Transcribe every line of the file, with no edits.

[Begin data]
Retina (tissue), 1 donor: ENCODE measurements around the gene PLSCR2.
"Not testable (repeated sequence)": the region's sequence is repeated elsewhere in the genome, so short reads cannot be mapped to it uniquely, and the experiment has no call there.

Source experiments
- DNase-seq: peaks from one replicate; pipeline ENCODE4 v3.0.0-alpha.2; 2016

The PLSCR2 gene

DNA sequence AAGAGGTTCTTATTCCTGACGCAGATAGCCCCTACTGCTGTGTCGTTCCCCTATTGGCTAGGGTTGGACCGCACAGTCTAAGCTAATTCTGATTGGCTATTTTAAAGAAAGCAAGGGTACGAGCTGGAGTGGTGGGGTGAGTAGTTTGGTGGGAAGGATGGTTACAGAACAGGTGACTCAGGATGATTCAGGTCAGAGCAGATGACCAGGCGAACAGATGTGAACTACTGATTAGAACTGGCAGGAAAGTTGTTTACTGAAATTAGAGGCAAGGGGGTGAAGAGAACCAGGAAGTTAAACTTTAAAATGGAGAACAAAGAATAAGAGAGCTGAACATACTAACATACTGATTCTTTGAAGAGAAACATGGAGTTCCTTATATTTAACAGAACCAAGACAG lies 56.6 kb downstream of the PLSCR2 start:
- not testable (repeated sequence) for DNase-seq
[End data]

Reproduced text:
Retina (tissue), 1 donor: ENCODE measurements around the gene PLSCR2.
"Not testable (repeated sequence)": the region's sequence is repeated elsewhere in the genome, so short reads cannot be mapped to it uniquely, and the experiment has no call there.

Source experiments
- DNase-seq: peaks from one replicate; pipeline ENCODE4 v3.0.0-alpha.2; 2016

The PLSCR2 gene

DNA sequence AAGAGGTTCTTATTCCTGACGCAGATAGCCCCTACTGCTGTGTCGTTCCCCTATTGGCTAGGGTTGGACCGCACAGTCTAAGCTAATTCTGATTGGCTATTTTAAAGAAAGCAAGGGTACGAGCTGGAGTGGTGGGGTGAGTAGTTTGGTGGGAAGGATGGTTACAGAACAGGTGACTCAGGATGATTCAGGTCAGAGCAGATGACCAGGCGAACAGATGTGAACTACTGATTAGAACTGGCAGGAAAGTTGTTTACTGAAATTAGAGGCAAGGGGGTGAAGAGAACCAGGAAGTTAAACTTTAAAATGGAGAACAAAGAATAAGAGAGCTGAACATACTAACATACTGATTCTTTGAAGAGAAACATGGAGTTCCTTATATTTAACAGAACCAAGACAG lies 56.6 kb downstream of the PLSCR2 start:
- not testable (repeated sequence) for DNase-seq